University is a waste of money, warn MPs
Is a degree worth the debt? Amid a major review of university tuition fees, a report from MPs is claiming that universities are not delivering value for money. Are they right?
In 1945, only 2% of people went to university. Now, almost half of us do. But should we think again?
“The blunt reality is that too many universities are not providing value for money,” says Robert Halfon, chairman of the Commons Education Committee. He believes universities should “have a much sharper focus on developing skills.”
Roughly half of recent UK graduates are now working in jobs that do not require a degree.
Halfon’s comments came amid a government review of higher education.
One measure being considered is lowering tuition fees to £6,500 for some subjects like English and history, while raising them to £13,000 or more for STEM subjects, like medicine, which typically have higher graduate earnings.
Science courses are also more expensive to run than arts courses, which have fewer teaching hours.
However, some academics fear that this change would risk relegating arts degrees to a lower status, with less funding, while discouraging poorer students from studying science.
Currently, most universities charge £9,250 in annual tuition fees, which students can pay with a loan. To cover their living costs, students can borrow a further £8,000, or £11,000 in London, depending on their family income.
This saddles the average student with around £50,000 of debt at graduation.
Last year, the Institute for Fiscal Studies found that British graduates are leaving university with the highest student debts in the developed world. In the US, which is famous for its high fees, the average graduate debt is $36,000 (£28,000).
However, the typical university graduate earns £10,000 more every year than the average non-graduate.
But perhaps we should not talk about the value of university only in terms of money.
Universities “educate people, stimulate research and prepare a nation for the needs of the modern world,” says journalist Adam Parsons. On a personal level, “it taught me how to deal with problems, friendships, time and, yes, hangovers.”
Is a degree worth the money?
Don’t lecture me
No way, say some. University now means paying exorbitant prices for hardly any teaching in a discipline that won’t matter for your career. Most of the fees go towards cushy salaries for vice-chancellors anyway. Even if you do find your degree worthwhile, you will have a mountain of debt piled on top of you when your adulthood is just beginning.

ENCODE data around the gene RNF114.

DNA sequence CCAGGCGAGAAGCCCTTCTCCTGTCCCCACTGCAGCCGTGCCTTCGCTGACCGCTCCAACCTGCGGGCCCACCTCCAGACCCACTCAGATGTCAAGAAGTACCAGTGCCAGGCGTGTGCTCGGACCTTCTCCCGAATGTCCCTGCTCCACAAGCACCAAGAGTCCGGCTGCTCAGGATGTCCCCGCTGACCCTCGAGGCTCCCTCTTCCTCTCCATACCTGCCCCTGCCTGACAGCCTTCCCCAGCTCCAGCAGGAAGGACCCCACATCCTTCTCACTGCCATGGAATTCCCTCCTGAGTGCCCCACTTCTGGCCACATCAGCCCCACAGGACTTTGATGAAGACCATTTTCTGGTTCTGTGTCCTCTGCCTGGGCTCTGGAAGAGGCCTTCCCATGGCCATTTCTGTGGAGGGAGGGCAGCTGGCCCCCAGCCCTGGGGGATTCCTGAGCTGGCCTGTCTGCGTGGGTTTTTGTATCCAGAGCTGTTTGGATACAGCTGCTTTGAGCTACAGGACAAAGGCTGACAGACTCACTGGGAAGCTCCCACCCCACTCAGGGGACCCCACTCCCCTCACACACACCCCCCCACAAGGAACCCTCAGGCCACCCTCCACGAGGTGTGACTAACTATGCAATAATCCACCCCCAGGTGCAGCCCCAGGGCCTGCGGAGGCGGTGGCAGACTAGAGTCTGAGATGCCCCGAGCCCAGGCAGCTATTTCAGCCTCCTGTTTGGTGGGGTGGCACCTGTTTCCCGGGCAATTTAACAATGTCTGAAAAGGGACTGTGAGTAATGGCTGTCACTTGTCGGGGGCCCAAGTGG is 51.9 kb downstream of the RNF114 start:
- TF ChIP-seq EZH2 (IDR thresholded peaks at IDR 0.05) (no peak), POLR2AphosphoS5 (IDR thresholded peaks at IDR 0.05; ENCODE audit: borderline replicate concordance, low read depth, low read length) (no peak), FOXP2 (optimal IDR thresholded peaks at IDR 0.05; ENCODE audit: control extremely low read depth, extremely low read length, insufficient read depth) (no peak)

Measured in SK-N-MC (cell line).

Of course it is, respond others. It is a noble, enriching goal to pursue knowledge and make yourself a better, more interesting person. Besides, you’ll be competing for jobs with people who have been to university. Financial concerns are just scaremongering because you will never have to pay your debt back if you cannot afford it.
- Is university worth the money?
- Should arts students pay less than science students?
- Word association time! Write down as many words as you can to do with “university”. Are they positive or negative? Compare your words as a class and talk about what they tell you about perceptions of higher education.
- Should fewer or more people go to university? Should universities be more selective about the subjects they teach? Should we abolish university and train everyone in vocational courses? Consider these questions and, with your own research, write a page explaining what the university system would look like in your perfect society.
Some People Say...
“Knowledge […] is not a coin which we pay down to purchase happiness, but has happiness indissolubly bound up with it.”A. E. Housman
What do you think?
Q & A
- What do we know?
- The Commons Education Committee has warned that many students in England are spending too much on university and getting too little in return. The government is currently carrying out a review into higher education standards. It is due to report on its findings early next year. The Education Committee also expressed concern that the review is unlikely to make the necessary recommendations because its scope has been restricted by the government.
- What do we not know?
- The true benefits of going to university. Things like the value of a university course and its effect on your future salary are hard to measure accurately. Graduates generally earn more than non-graduates over their lifetimes, but that may not be true for less prestigious courses and institutions.
- The Office for National Statistics (ONS) found that in 2017, 49% of recent graduates were working in a non-graduate role.
- Science, technology, engineering and maths. People who study these degrees tend to go into higher-paying industries, like technology, medicine or finance. These subjects also tend to have more lectures and require more expensive equipment.
- The figure is higher, at around £57,000, for the poorest students in England. This is because they generally have to borrow more money to support themselves while living at university.
- A recent study by The Guardian found university vice-chancellors are paid far more than those in other public sector leadership roles. The vice-chancellor of Bath University earns more than £450,000. Salaries for vice-chancellors have increased by an average of 40% over the last 10 years.
- Pay your debt back
- You only have to pay off your student loan when you start earning more than £25,000 a year, after which repayments increase with your salary. Outstanding debt is written off after 30 years.